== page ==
- Cook the Arabic noodles in the oil and keep on stirring until their color turns brown. After that, add water and leave them on the cooktop for 10 minutes until they are fully cooked, then drain them from the water.
- Onions are finely chopped and cooked in oil with continuous stirring until their color turns gold.
- Half of the onions are mixed with all of the potatoes with an addition of a little bit of oil. Keep stirring on a low temperature until the potatoes’ color turns brown, then add the noodles to the mix with the remaining of the spices.
- Add the rest of the onions to the green peas and raisins on a low temperature for couple of minutes with continuous stirring then take them of the cooktop and add them to the mix in point number (6), then put everything on a serving plate.
- Chicken and rice are served in the same serving plate or in separate ones as preferred.
Iraqi bread recipe
Ingredients: (Makes 10 pieces of bread)
- 3 cups all purpose flour.
- 5 – 2 cups of water depending on the flour used.
- Full tsp instant yeast.
- 2tbsp Or, add salt as preferred.
All ingredients are mixed together at once until a soft dough is formed. Place the dough ball in a bowl, cover and allow it to rise for a some time depending on the room temperature, or an hour as an average. Divide the dough into small pieces according to the desired bread size. Leave the pieces outside in open air for 10 minutes. Bake the bread in the oven until done and ready to serve.
At the beginning of June, and the beginning of Ramadan, we had the pleasure of celebrating an Iftar meal with 85 members of our community. This was our second time hosting the Iraqi and American Community Dinner, and the event more than doubled in size. Together, we raised $1,475 towards dignity projects for displaced Iraqis fleeing Mosul and our general mission.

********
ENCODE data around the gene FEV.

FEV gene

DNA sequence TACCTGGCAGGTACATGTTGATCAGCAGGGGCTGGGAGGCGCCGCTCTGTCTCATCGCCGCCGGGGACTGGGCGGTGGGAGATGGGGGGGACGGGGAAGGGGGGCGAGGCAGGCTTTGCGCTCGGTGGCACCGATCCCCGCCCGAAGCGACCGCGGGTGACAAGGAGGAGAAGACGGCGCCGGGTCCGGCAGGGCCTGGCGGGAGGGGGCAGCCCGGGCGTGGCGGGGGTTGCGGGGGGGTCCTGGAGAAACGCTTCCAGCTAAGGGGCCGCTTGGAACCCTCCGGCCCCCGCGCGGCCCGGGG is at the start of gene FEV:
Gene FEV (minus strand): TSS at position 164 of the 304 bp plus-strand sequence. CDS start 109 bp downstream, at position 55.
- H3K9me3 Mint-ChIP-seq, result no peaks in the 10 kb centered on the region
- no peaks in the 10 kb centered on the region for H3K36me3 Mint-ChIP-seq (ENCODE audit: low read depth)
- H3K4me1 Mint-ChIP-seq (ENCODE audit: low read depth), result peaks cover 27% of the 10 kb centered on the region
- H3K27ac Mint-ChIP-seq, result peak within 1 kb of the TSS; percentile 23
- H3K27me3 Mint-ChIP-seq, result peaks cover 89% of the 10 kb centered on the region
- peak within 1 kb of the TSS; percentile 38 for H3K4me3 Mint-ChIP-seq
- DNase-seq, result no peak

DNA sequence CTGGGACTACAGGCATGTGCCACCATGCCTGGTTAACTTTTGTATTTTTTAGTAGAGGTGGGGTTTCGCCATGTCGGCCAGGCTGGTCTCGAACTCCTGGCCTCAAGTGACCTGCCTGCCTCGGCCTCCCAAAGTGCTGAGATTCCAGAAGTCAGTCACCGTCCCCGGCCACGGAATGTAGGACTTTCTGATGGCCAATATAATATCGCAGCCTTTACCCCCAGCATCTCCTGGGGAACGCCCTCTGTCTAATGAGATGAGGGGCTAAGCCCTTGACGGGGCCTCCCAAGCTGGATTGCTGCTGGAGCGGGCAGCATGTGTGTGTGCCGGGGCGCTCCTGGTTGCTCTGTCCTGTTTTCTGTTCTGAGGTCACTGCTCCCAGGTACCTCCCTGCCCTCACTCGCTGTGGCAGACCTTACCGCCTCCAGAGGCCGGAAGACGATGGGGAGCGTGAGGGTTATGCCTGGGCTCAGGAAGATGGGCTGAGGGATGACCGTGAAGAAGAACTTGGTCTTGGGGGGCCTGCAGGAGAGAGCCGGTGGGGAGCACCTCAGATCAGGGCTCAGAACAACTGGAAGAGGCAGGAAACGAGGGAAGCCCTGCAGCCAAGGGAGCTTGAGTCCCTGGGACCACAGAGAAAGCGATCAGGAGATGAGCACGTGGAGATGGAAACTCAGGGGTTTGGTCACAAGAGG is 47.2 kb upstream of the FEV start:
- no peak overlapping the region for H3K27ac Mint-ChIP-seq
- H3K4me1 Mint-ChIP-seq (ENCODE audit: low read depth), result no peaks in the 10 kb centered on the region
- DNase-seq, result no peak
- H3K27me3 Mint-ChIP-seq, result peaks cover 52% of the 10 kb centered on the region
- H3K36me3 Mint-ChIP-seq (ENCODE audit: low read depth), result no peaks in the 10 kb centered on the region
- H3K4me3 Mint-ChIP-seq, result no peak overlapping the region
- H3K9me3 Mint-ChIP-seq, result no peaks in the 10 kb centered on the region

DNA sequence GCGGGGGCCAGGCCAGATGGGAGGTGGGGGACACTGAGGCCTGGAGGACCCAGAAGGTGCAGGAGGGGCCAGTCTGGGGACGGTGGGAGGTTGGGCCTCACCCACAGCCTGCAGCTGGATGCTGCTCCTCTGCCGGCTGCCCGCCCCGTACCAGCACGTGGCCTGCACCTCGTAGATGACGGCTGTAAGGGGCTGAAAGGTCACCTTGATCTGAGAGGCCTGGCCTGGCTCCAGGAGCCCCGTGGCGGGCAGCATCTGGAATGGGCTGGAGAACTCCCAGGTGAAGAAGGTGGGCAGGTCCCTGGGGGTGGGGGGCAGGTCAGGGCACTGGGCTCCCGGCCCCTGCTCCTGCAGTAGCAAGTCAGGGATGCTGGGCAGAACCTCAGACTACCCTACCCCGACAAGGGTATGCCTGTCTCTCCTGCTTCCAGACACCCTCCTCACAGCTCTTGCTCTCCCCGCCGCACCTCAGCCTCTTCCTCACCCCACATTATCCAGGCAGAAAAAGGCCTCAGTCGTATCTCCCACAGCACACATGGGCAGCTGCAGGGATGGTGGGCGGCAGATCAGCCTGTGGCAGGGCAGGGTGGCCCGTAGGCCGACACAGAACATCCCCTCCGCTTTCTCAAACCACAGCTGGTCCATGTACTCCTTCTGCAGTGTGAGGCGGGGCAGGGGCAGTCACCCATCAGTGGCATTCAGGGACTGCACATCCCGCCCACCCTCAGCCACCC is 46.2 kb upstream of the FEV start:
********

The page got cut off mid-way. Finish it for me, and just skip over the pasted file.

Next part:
The evening began with a wonderful presentation on Ramadan by Sumayah Ameen. Ramadan is the ninth month of the Islamic calendar, and is observed by Muslims worldwide as a month of prayer, fasting, and charity-giving to commemorate the first revelation of the Quran to Muhammad. Fasting during Ramadan is one of the “five pillars” of Islam, and is performed to learn compassion, self-restraint, and generosity. Iftar is the evening meal at sunset when Muslims end their daily fast during Ramadan.
Next, several community members shared what Ramadan meant to them. As guests lined up to pile on plates (waiting until all could be served so that all could break fast together per tradition) the speaker played the “athan”, the traditional call to prayer. We broke fast together as a community at sunset on June 2nd, and with the large number in attendance, everyone worked together quickly to load up plates with dates, pita, kefta, and many other delicious dishes.
The night ended with a sneak preview of this year’s Iraqi Voices theater project, performed by Iraqi community members. We cannot wait until the full piece premieres this fall! Thank you for joining us for this year’s Iftar event, and if you were unable to attend we look forward to an even larger event next year. Ramadan Mubarak to all!
Hello, my name is Allison Brady. I grew up in Cincinnati, Ohio, and moved to the Twin Cities two years ago to begin my studies at Macalester College. I am a Junior majoring in International Studies with a focus on environmental policy and Arabic. I am passionate about environmental and humanitarian issues in the MENA region, and interested in the field of refugee response. I am excited to work with an agency that leads community building here in the Twin Cities through exchange of dialogue, culture, and language, and supports humanitarian efforts in Iraq. I am particularly excited about People to People projects, as I have been a part of Interfaith dialogue communities for many years, and am committed to the healing potential of community exchanges. I speak French, am learning Arabic, and will be headed to Morocco next semester to begin a year of Arabic studies in the region. â€‹